The opinion of the court was delivered by: Gerard E. Lynch, District Judge
Plaintiff Kevin Springle brings this employment discrimination action alleging that defendants Metropolitan Transportation Authority ("MTA") and New York City Transit Authority ("NYCTA")*fn1 subjected him to a racially hostile work environment and demoted him for retaliatory and discriminatory reasons in violation of 42 U.S.C. § 1981, the New York State Human Rights Law, N.Y. Exec. Law §§ 296 et seq., and the New York City Human Rights Law, N.Y.C. Admin. Code §§ 8-107 et seq.*fn2 Defendants now move for summary judgment on all claims. The motion will be granted in part and denied in part.
Plaintiff Kevin Springle, an African-American man,*fn3 has been employed by defendant NYCTA since December 1985. (D. Rule 56.1 Stmt. ¶ 2.) Over the years, Springle has received several promotions, the last of which was in September 2002, when he was promoted to Superintendent, Rail Transit Investigations Unit ("Unit"),*fn4 in the Office of System Safety ("OSS"). (Id. ¶ 4.) At the time of Springle's promotion, the Unit employed five superintendents - three white and two black men - all of whom reported to Joe Leader, the Manager of the Unit. (Id. ¶¶ 24-25.) In September 2003, Patrick Lavin, a white man, replaced Leader as Manager. (Id. ¶¶ 27-28.) Lavin reported to William Walter, the Director of Investigations, who reported to Cheryl Kennedy, Vice President for System Safety. (Id. ¶ 29.) As described below, Springle's allegations of discrimination and retaliation stem largely from incidents involving Lavin, Walter, Kennedy, and other OSS personnel during the period from September 2003 to September 2005.
I. Springle's 2003 Managerial Performance Report
As Manager of the Unit, Lavin was responsible for drafting a Managerial Performance Report ("MPR") for each of the superintendents under his supervision. (Id. ¶ 63.) The MPR functioned as an annual report card which evaluated work performance in eleven different categories including, inter alia, "customer service skills," "diversity management," and "team and interpersonal skills." (Id. ¶ 44.) On December 29, 2003, Lavin signed an MPR for Springle that gave him "excellent" or "good" ratings in all relevant categories except for a "marginal" rating in "team and interpersonal skills." (Id. ¶ 46.) Despite receiving an overall MPR rating of "good," Springle was upset about the "marginal" rating, particularly since Lavin had worked with him for only three months prior to the MPR. (See Springle Dep. 113:10-21.) Although Lavin drafted Springle's 2003 MPR, both Vice President Kennedy and Leader, Lavin's predecessor, reviewed and signed the report. (D. Rule 56.1 Stmt. ¶ 59.)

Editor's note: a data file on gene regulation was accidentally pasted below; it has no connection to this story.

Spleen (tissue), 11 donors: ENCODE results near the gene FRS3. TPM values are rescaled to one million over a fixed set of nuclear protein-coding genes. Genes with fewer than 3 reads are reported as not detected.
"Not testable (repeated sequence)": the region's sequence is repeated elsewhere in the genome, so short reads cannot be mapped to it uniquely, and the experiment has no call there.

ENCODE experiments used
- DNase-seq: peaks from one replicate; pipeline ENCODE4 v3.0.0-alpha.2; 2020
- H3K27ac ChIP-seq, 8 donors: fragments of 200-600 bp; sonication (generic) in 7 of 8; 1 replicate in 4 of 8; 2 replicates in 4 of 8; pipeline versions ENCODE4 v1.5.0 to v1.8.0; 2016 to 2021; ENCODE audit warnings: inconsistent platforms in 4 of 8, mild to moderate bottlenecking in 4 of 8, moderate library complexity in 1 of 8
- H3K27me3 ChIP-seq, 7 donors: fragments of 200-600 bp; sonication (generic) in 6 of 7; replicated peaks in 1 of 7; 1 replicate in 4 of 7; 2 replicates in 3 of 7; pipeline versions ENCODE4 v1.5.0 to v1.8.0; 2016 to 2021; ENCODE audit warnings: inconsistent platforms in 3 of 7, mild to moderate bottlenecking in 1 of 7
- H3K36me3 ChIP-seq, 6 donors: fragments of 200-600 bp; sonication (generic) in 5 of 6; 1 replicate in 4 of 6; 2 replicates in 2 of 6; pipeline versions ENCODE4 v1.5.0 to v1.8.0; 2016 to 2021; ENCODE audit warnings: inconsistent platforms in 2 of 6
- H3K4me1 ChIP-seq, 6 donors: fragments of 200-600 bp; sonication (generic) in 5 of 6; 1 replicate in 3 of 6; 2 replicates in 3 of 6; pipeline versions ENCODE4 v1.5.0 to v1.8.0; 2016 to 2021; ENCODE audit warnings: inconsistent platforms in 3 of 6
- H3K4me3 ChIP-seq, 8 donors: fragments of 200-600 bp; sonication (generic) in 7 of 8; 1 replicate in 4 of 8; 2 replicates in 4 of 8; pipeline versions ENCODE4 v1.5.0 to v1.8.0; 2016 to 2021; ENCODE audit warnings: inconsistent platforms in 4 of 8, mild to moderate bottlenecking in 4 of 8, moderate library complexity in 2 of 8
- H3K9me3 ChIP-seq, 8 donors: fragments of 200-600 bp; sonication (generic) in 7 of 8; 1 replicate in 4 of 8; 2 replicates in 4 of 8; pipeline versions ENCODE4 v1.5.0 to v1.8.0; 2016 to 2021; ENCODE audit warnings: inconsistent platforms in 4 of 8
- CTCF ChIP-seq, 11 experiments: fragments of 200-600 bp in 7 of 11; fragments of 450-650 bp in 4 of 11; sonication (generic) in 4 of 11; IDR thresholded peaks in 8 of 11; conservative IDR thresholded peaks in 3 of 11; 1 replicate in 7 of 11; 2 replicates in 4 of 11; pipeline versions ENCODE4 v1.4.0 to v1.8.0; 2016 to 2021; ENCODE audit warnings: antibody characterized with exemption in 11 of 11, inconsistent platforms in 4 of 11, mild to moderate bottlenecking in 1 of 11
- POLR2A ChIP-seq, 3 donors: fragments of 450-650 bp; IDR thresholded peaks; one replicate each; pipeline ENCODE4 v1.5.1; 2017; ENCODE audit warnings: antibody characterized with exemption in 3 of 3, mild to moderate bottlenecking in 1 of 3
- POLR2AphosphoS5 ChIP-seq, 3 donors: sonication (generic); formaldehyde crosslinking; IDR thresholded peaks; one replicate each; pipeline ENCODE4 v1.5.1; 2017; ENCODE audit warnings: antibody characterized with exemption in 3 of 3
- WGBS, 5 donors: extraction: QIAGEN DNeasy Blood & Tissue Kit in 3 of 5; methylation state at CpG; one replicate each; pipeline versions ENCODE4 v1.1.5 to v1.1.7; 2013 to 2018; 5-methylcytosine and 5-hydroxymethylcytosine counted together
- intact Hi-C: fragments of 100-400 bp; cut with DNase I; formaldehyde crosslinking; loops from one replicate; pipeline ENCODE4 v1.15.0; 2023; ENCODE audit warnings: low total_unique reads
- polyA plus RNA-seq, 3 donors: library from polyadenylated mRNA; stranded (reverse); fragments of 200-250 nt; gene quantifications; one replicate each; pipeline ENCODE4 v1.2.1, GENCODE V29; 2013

II. Core Managerial Training Referral
As part of the MPR process, Lavin was charged with developing a performance improvement plan for each employee under his supervision. (Id. ¶ 72.) In Springle's 2003 MPR, Lavin directed that he attend "Core Managerial Training to improve his team and interpersonal skills." (Id. ¶ 71.) In March 2004, Springle attended a two week core management training course. (Id. ¶ 75.) Although Springle acknowledged that the course was "good," he testified that no one else was scheduled to attend the course at the time, and that it was only after he "started questioning" why he was "the only one scheduled" that other superintendents started attending the course. (Springle Dep. 130:25, 132:24-133:3.) Springle admitted, however, that he knew that Lavin himself had previously attended the course. (Id. at 132:17-18.) According to Lavin, all of the other superintendents eventually attended the course. (Lavin Dep. 72:23-73:2.)
III. Morning Staff Meetings
Lavin held monthly staff meetings with the superintendents in the Unit to discuss current investigations. (D. Rule 56.1 Stmt. ¶¶ 80, 82.) These meetings were generally held in the morning and lasted ten to twenty minutes. (Id. ¶ 81.) On a weekly rotating basis, one of the superintendents in the Unit was assigned to work evenings on the "p.m." shift, which precluded that superintendent from attending the morning staff meeting. (Id. ¶¶ 84-86.) At some unspecified point, Springle requested that Lavin change the time of the staff meeting from the morning to the afternoon to permit the superintendent working the "p.m." shift to attend the meeting. (Id. ¶ 88.) Lavin declined to change the meeting time because, in his view, various crises often arose throughout the day that made it difficult to meet later in the day. (Id. ¶ 89.) From September 2003 through October 2004, Springle attended eight out of thirteen staff meetings, while his colleagues attended between nine and twelve meetings during the same time period. (Id. ¶¶ 93-94.)
IV. October 15 Staffing Memo
On October 15, 2004, Lavin arrived at his office to find that none of the superintendents scheduled for work that day had reported for duty. As a result, Lavin issued a staffing memo to all superintendents in the Unit requiring, inter alia, that all emergency requests for time off include supporting documentation and that all sick notifications be made a minimum of two hours prior to a tour of duty. (Id. ¶¶ 112-13.) On two previous occasions that year, Lavin had issued email notices to his staff expressing concerns about inadequate coverage when numerous superintendents failed to show up for work the preceding day. (Id. ¶ 110.) Upon receiving the October 15 memo, Springle complained to Walter, Lavin's supervisor, that the two-hour sick notice requirement was contrary to NYCTA's internal rules, which require only one-hour notice. (Id. ¶ 118.) A revised memo was subsequently issued changing the two-hour notice for sick leave to one hour. (Id. ¶ 120.)